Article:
skip to main | skip to sidebar

May 31, 2012

U.S. News: Teen stuck in Mexico over 'Leap Day' error may miss graduation speech

U.S. News
Stories from NBC reporters around the country.
thumbnail Teen stuck in Mexico over 'Leap Day' error may miss graduation speech
May 31st 2012, 15:49

By Miranda Leitsinger,

Elizabeth Olivas, who came to the U.S. illegally at age 4, went to Mexico to get a green card or visa to fulfill requirements of U.S. law and has not been allowed to return since she missed the deadline by a day.

A teen who is slated to give the salutatorian speech at her high school graduation Saturday may miss the big event because of an immigration deadline that she missed by a day.

Elizabeth Olivas, who came from Mexico when she was four, failed to meet a visa requirement by one day due to this year’s “Leap Day” and is sitting in a U.S. Consulate on Thursday awaiting her fate, according to her lawyer.

Olivas, who could get a green card because her father is a U.S. citizen, may be barred from entering the country for three years because of the calendar error. People in her situation are allowed 180 days unlawful presence in the country after their 18thbirthday, but after that time would need a waiver, said her attorney, Sarah Moshe, who provided with emails from her client since Olivas was unavailable for comment.

Olivas traveled from her home in Indiana to Mexico on April 17, the day she believed was her last chance to be within that180-day window. Not knowing how long it might take to get an appointment once she was in Mexico, she chose to stay in the U.S. for as long as she could beforehand, Moshe told

“I would never have sent her had I had any question in my mind,” Moshe said Wednesday evening, noting two legal calculators they had used said Olivas would need to be in Mexico on April 17, not April 16, to apply for an immigrant visa.  “It was a very innocent mistake … we were aware within days essentially and tried very hard to work in that timeframe but to no avail.”

Olivas, who turned 18 on Oct. 18, 2011, is at the U.S. Consulate in Ciudad Juarez seeking an expedited waiver that could allow her to return home as soon as Friday. She is graduating from Frankfort High School in Frankfort, Ind., with a GPA over 3.9, was winter homecoming queen and has already been accepted into nursing programs. As part of the 400-page waiver application she is submitting at least 25 letters of support from her instructors, Moshe said.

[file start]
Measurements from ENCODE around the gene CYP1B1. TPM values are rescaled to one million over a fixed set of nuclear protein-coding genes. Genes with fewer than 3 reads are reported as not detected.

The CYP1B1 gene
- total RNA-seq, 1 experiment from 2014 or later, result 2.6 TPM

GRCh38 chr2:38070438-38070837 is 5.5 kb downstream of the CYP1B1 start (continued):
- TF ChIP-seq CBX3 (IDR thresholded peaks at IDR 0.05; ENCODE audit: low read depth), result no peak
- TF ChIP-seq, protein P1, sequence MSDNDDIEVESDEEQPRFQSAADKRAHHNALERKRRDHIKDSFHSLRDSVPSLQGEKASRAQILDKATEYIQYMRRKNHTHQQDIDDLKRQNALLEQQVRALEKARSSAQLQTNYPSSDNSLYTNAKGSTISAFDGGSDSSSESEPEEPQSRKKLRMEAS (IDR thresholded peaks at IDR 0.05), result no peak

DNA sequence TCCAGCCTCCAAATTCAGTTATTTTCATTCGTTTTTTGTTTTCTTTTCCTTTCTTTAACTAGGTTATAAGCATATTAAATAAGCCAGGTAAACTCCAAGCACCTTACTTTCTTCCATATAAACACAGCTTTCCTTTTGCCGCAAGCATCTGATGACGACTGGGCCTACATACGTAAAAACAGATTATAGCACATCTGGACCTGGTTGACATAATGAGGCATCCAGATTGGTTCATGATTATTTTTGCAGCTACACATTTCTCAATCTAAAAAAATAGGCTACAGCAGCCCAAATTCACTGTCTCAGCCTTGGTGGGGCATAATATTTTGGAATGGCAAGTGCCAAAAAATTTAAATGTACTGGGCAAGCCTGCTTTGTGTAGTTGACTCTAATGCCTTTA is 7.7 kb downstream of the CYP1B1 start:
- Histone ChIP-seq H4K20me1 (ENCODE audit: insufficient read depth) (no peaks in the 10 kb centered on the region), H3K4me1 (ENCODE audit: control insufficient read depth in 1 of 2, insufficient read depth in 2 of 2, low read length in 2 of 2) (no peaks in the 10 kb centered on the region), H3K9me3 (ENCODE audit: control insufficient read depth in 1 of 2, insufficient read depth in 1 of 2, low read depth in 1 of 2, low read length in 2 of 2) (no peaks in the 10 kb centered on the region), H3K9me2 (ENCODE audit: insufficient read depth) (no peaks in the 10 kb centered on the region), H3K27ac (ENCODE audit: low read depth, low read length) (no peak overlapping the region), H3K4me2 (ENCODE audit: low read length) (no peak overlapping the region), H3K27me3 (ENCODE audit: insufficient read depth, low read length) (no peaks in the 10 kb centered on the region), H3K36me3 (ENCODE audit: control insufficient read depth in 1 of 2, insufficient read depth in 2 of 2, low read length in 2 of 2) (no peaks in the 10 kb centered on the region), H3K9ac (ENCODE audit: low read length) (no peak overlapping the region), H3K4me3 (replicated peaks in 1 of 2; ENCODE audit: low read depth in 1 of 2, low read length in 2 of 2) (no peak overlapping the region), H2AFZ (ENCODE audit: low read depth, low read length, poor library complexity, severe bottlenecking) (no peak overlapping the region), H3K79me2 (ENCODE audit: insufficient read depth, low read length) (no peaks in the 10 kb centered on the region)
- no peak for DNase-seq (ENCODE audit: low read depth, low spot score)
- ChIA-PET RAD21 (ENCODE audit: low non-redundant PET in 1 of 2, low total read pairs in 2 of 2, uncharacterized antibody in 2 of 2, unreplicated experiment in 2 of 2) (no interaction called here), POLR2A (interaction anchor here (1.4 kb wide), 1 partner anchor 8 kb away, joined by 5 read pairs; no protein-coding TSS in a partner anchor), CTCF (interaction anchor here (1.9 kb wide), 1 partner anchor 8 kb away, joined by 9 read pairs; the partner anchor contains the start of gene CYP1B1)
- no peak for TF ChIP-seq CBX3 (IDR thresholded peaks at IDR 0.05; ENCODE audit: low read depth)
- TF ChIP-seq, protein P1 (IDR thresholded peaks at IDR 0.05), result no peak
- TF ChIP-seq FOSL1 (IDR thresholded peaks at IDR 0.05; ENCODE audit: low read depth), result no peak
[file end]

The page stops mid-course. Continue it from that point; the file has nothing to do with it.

Waiting at her paternal grandparents’ home in Chihuahua, Mexico – relatives she had not met before – she has experienced the highs and lows of the slow-moving immigration process. She has also missed her prom, Moshe said.

“In the past, on the days when there’s been no movement, it’s been really hard for her,” Moshe said. “Dealing with huge government agencies, there are days when nobody responds to email or returns a phone call. But she’s really excited right now, I mean she’s really hopeful.”

Almost-deported valedictorian helps introduce immigration reform bill

That latter sentiment was echoed in another email Olivas sent to Moshe on Wednesday: “I feel prepared and excited for what might come next!”

Principal Steve Edwards told the Indianapolis Star that Olivas has done her homework online while she has been in Mexico and her grades had not been affected.

"This is a very skilled, talented, beautiful young lady. This hurts me and is one of the hardest things I've ever dealt with in my life."

For the waiver application, Moshe is arguing that Olivas’ absence would prove a medical hardship on her father, who suffers from diabetes and high blood pressure, among other ailments. If consular officials accept this, then the three-year bar could be waived.

“Last time he was in my office, he literally put his hand in front of me and stuck a finger out and said take my finger if you need to, just do anything,” Moshe said.

Can an illegal immigrant become a lawyer?

Maria Elena-Upson, a Dallas-based spokeswoman for USCIS, told the Indianapolis Star that the agency normally took applications as they came in and not out of turn. The process typically takes two to three months.

"I can sympathize with this situation, but it would not be correct," Elena-Upson told the newspaper.

Moshe said she would appeal if the consulate denies Olivas’ waiver application but it could mean that the teen would be stuck in Mexico.

Mom of deported teen runaway files federal lawsuit

“Don’t make an example of Elizabeth because this was innocent error,” Moshe said, noting that the family and their previous attorneys had “tried to do the right thing throughout the years.”

“Her family has been trying tirelessly to legalize her status so I would just ask that they (consular officials) please give careful consideration to this case … Elizabeth is exactly the kind of person we want as a member of our community.”

More content from and NBC News:

Follow US News on on Twitter and Facebook

You are receiving this email because you subscribed to this feed at

If you no longer wish to receive these emails, you can unsubscribe from this feed, or manage all your subscriptions

TOP POPULAR NEWS Powered by Blogger